Data compiled by top500 shows that Linux is the operating of choice on supercomputers. That’s good news. The table (image reproduced below) does not go into details like which distro is the most popular on these supercomputers, but that’s not important. What matters is that we’ve won that battle.
If you want to introduce a group of people to the Web, a group that’s never used a PC, and have never used the Internet, what route would you take? Sell them a Windows PC, or one powered by a Linux operating system? My guess is it would be a Linux PC, and that’s is exactly what discount.age and Wessex […]
Observations from the Open World Forum and Open Source Think Tank – Paris, October 2009 Despite some logistical challenges and a very diverse agenda, the second edition of the OWF was a tremendous success, I believe most of the 1600 attendees came away very happy. This year the Open Source Think Tank was a single track within the OWF held […]
Astaro Security Gateway Home Edition, a free, Linux-based firewall-cum-router distribution, has just had its IP address limit bumped to fifty (50). Previously, users of Astaro Security Gateway HE were limited to using it to protect no more than ten (10), active networked devices. The IP address limit change was made known to license holders in an email message.
The Free Software Foundation (FSF) today announced that it will begin rewarding those who find and report any nonfree components in free software operating system distributions with public recognition and “GNU Bucks.” The FSF maintains a list of guidelines covering what it means to be a free distribution, and endorses distributions that commit to meeting those guidelines.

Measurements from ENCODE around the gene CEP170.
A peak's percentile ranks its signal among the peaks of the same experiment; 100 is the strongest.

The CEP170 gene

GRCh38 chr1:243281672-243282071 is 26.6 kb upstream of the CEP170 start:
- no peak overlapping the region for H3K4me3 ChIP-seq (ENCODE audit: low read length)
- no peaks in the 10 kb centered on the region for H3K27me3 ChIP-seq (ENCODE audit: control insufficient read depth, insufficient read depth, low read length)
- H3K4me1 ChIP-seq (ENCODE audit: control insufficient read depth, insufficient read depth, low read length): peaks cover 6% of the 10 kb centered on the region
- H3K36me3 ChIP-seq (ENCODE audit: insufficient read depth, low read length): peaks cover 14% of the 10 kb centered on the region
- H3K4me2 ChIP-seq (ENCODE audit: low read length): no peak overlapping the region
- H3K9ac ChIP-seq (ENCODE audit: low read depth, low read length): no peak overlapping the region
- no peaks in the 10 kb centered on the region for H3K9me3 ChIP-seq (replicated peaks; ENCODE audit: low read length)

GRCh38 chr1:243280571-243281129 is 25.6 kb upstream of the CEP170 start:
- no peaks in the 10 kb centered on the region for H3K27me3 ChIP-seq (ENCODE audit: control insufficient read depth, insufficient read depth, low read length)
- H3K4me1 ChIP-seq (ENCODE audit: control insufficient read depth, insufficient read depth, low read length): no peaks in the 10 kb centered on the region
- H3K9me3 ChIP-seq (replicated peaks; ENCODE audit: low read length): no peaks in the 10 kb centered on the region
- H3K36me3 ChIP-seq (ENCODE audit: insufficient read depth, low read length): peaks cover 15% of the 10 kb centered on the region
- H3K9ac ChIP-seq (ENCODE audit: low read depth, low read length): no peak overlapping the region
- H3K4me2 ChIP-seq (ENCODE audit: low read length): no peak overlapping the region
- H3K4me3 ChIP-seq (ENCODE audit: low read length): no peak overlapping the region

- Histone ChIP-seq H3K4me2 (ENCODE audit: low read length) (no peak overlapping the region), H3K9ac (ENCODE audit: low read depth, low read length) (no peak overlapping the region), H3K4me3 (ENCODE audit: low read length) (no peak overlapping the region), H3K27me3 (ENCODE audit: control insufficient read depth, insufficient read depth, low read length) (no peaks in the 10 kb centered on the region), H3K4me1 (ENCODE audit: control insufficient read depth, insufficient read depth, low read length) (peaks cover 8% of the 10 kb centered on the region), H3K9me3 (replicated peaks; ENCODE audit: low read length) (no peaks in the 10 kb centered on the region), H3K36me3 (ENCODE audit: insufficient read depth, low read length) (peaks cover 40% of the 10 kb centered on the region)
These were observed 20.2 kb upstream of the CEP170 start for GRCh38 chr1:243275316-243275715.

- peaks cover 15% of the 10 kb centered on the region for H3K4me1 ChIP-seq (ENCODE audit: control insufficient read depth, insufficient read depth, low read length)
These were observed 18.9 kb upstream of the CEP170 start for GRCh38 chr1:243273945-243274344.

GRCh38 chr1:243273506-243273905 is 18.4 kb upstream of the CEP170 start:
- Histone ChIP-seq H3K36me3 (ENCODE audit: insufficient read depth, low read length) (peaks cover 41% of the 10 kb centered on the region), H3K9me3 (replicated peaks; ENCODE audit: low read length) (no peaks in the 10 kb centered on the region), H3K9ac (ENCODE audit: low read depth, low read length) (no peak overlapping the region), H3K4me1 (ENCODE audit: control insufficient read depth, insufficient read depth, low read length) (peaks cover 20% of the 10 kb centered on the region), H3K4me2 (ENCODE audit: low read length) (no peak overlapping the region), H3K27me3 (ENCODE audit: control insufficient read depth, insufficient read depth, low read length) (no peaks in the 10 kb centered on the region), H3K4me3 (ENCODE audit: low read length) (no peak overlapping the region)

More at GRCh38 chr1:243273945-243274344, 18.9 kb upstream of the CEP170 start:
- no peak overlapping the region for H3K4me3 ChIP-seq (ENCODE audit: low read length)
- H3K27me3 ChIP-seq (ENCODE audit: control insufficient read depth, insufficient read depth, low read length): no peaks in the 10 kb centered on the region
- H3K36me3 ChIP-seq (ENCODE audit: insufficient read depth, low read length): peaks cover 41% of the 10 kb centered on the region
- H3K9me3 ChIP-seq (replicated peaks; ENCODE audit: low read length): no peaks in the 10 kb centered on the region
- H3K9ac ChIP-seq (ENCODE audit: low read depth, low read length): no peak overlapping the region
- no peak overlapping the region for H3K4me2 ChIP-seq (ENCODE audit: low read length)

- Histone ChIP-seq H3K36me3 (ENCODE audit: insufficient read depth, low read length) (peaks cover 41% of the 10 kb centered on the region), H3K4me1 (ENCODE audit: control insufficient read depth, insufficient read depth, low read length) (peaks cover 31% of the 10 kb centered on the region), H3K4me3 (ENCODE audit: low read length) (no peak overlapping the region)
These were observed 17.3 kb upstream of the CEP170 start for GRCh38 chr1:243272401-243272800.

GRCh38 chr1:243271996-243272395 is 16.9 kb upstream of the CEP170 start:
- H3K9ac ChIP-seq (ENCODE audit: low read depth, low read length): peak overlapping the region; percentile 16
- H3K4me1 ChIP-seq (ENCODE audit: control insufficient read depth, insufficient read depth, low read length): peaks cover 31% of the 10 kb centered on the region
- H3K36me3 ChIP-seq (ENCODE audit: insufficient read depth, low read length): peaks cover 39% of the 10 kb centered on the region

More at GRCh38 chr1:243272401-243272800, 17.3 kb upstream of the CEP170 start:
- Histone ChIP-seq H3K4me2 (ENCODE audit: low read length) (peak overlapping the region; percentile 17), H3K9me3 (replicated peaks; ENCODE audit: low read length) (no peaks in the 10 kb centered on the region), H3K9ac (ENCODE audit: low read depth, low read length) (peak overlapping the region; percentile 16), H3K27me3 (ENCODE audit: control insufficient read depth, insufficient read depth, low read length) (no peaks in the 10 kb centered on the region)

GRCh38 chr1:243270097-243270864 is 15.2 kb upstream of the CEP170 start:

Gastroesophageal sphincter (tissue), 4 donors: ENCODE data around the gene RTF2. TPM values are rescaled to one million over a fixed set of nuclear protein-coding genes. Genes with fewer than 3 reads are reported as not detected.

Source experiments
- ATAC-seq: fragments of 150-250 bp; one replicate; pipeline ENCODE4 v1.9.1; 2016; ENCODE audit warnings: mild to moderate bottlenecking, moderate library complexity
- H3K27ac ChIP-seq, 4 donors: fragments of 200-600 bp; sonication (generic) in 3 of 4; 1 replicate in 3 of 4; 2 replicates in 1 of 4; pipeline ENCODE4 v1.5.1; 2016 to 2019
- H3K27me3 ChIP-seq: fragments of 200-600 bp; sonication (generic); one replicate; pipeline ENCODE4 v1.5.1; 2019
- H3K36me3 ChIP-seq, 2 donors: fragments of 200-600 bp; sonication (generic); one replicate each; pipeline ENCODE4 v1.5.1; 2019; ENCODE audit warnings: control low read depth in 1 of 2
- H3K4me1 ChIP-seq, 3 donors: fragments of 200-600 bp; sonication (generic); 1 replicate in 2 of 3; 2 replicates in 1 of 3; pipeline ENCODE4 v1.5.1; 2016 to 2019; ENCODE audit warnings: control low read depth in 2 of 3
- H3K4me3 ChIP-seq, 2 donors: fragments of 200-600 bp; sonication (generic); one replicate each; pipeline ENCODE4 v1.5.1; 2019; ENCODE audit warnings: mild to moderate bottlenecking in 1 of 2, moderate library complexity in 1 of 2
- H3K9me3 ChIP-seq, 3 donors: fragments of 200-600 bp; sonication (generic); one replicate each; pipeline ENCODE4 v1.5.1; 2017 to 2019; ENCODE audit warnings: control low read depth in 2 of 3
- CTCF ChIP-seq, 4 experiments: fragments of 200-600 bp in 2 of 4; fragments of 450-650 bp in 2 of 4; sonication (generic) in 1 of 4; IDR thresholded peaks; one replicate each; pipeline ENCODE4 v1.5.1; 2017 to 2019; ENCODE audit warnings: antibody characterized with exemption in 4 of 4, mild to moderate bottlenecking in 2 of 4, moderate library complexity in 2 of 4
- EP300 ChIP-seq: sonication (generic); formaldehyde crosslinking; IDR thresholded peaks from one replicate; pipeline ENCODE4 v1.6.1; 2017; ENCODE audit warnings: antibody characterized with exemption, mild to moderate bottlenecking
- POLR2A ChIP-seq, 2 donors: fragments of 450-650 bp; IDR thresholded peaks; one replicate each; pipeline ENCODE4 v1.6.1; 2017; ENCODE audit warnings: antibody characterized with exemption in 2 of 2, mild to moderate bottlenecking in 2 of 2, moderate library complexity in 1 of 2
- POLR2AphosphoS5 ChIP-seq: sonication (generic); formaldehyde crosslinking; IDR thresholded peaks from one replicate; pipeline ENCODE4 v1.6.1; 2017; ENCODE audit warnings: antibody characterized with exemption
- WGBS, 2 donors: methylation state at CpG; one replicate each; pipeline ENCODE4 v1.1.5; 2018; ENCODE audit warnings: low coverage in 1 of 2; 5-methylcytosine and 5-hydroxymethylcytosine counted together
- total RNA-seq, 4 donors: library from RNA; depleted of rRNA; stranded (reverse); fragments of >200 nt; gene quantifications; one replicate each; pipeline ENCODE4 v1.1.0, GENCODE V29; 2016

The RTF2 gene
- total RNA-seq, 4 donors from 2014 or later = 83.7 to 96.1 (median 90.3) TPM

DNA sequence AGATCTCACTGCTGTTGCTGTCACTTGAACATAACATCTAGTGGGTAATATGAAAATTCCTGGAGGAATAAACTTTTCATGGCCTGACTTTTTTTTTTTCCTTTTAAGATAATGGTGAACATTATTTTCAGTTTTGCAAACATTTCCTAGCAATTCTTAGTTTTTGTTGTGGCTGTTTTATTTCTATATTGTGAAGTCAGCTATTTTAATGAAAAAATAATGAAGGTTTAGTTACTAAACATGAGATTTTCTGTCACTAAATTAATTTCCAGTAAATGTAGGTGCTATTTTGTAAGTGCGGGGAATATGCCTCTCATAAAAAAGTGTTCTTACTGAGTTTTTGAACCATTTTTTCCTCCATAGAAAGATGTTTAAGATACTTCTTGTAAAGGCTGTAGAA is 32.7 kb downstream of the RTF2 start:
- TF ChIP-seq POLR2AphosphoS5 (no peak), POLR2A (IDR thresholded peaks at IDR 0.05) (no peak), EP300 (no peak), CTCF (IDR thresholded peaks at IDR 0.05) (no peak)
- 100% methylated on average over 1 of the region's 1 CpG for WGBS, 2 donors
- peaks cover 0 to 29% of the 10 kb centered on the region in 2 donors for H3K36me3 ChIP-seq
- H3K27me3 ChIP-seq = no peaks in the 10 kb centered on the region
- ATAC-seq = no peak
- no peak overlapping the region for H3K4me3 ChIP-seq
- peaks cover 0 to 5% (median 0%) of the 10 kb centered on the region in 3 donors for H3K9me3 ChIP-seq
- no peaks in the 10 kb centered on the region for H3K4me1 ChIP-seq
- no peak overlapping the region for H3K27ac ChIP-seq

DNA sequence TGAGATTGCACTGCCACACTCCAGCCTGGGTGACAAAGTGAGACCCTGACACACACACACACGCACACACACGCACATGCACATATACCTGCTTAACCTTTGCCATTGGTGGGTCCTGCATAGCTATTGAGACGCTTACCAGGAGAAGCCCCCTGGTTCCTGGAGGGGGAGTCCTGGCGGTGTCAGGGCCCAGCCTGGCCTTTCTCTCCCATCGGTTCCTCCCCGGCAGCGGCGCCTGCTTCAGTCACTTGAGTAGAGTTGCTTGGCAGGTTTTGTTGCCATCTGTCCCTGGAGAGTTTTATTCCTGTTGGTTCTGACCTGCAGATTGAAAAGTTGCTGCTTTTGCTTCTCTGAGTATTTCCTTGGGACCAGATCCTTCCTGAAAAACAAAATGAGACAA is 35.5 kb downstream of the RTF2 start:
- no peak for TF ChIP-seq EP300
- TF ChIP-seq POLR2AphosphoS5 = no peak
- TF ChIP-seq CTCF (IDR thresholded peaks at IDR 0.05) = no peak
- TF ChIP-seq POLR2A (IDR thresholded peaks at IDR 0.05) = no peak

A few weeks ago, I switched my development environment from Windows to Linux, on a project which was developed so far on Windows only. In this post, I want to describe the issues that brought me to this switch, a short overview how I did the actual port, and some observations on Linux for developers. This is the first post […]
You know what Microsoft doesn’t get? — For one thing, the Internet. Microsoft doesn’t control it. What it used to be able to do in the dark now falls out of its noxious bag of tricks into the Internet’s bright light, stage front and center. And there stands Microsoft in the spotlight, with its pants down, and let me tell […]
The uncertainty surrounding Net Neutrality has given rise to a technology known as Deep Packet Inspection (DPI) that offers Internet service providers unprecedented control over Internet content, according to a new paper released today by Free Press. Deep Packet Inspection: The End of the Internet as We Know It? argues that the use of DPI technology by Internet service providers […]
Join the Free Software Foundation and FLOSS Manuals March 21st-22nd book sprint, “Introduction to the Command Line” The Free Software Foundation and FLOSS Manuals are joining forces in a sprint to write a new textbook introducing GNU/Linux newbies to the command line. Join us as we sprint to release a new book by Monday March 23rd!
Linus Torvalds (you know him, right?) has this post on his blog: So 2.6.29 isn’t quite out yet, but I’ve merged the new Tuz logo, so now my laptop boots up with two of these guys showing. See an earlier post about the plush version of this that I got while in Hobart for LCA 2009.